Dialogue and Encounter: Artist-in-Residence Hannah Claus revisits the McCord Museum’s collection with the exhibition there’s a reason for our connection

For the sixth year of its Artist-in-Residence program, the McCord Museum is presenting the exhibition there’s a reason for our connection, by the multidisciplinary visual artist of kanien’kehá:ka (Mohawk) and English ancestry, Hannah Claus. During her residency, Claus drew inspiration from the McCord’s extensive Indigenous Cultures collection, as well as its Textual Archives, to create works embodying the concepts of dialogue and encounter, which are encompassed in what the artist calls relationality, “a principle that is at the heart of Indigenous cultures,” she says.

Hannah Claus

reflections on time and space
through material production
2019, Digital prints
©Marilyn Aitken

“The artefacts in the collection of the McCord Museum—a museum of social history—convey messages in that they bear witness to a part of our history. With the Artist-in-Residence program, these objects not only become a source of inspiration and reinterpretation, but also take on a new meaning under an artist’s gaze. This is a wonderful way to rediscover our collections from other perspectives” says McCord Museum President and Chief Executive Officer Suzanne Sauvage.

The exhibition there’s a reason for our connection will run at the McCord Museum until August 11, 2019.

Dialogue and encounters
“I use installations to create sensory environments that speak to memory and transformation. My works explore the relationships between the specific, the personal and the real, which lie at the heart of an Indigenous cosmogony—often the world view of the Kanien’kehá:ka (Mohawk), in particular—in order to question our perception of time, space and memory,” Claus notes.

The new works or art created for the exhibition are presented along with objects from the Museum’s collection from which the artist drew inspiration: a trading post register belonging to the North East Fur Company and Haudenosaunee beadwork. They conjure up the invisible encounters and exchanges that are part of our shared histories, and also nourish those of the artefacts: “What I want to do is create a dialogue between present and
past,” she explains.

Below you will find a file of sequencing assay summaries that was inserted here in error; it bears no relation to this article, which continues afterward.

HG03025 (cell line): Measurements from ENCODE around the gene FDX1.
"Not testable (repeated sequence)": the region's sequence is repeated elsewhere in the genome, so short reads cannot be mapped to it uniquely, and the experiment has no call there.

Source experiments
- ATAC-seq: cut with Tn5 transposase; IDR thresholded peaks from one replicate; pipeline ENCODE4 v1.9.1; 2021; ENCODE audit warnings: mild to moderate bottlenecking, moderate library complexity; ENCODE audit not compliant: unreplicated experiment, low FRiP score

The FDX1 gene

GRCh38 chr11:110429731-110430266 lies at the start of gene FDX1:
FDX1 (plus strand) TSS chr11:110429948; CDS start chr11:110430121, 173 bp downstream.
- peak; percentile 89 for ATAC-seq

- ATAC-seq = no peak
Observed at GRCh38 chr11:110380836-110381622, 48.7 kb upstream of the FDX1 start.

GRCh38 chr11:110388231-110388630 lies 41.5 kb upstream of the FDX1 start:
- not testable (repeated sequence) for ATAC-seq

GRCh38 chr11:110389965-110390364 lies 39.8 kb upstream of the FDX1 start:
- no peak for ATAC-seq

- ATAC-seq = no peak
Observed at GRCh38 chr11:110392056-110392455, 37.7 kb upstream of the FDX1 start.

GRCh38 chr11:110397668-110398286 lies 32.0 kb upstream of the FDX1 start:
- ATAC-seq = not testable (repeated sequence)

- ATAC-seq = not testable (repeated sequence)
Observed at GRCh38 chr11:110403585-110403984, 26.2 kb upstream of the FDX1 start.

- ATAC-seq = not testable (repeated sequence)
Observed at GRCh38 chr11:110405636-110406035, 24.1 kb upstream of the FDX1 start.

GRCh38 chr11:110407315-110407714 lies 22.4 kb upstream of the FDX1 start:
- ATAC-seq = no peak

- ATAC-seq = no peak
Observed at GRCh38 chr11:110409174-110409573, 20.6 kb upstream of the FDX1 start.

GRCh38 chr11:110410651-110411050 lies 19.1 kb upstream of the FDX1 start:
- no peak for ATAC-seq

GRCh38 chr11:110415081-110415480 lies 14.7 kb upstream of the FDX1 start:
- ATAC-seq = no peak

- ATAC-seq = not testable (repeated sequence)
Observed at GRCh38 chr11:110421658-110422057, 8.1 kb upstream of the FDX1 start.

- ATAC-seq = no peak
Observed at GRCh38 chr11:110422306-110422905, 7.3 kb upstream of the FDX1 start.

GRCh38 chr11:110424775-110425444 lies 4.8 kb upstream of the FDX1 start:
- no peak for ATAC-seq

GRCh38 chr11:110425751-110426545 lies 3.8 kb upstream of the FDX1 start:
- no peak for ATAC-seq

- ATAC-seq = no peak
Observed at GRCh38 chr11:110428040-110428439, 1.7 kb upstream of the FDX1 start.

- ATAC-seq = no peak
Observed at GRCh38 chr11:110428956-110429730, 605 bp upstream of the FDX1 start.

While some works raise questions about writing and communication, others evoke temporality through their translucidity and the accumulation and repetition of materials. Claus uses these concepts to invoke what is not necessarily visible at first glance, but can be conveyed through what the visitor feels on viewing her works. “Culture is alive. It’s fascinating to draw inspiration from objects and to bring them to life, to make them live and breathe a little,” she says.

Hannah Claus

Hannah Claus
©Elias Touil

About Hannah Claus
Hannah Claus, a visual artist of Kanien’kehá:ka (Mohawk) and English ancestry, has been living and working in Tiohtià:ke (Montreal) since 2001. In her installations, she explores our connections with memory, space and time; she often works in collaboration with other artists, using processes of repetition and accumulation to express an Indigenous method and perspective. A graduate of the University of Ottawa (1992), the Ontario College of Art and Design (1998) and Concordia University (MVA, 2004), she has exhibited her works in numerous arts centres and public museums across Canada, as well as in Switzerland, Germany, Mexico, Chile and the United States. Hannah Claus is a member of the Tyendinaga Mohawk community of the Bay of Quinte in Ontario.

Artist-in-Residence program
The McCord Museum’s Artist-in-Residence program invites artists from Montreal and elsewhere to explore and interact with the museum’s collections, casting a critical and conceptual eye and relating them to their own artistic practices. Through the works they create, artists in residence revisit the social and historical facets of artefacts in the McCord’s collections and address how they help construct our identity as Montrealers and as a society.

The McCord Museum, custodian of the vast Indigenous Cultures collection
The McCord Museum’s Indigenous Cultures collection consists of over 16,500 archaeological and historic artefacts recounting nearly 12,000 years of history—eloquent examples of the material culture of the First Nations, Inuit and Métis, primarily from Canada. It explores the deep meaning of the artefacts not just as historical evidence, but as expressions of the development, evolution and constant revitalization of Indigenous communities. The Indigenous Cultures collection is a key component of the McCord Museum’s holdings.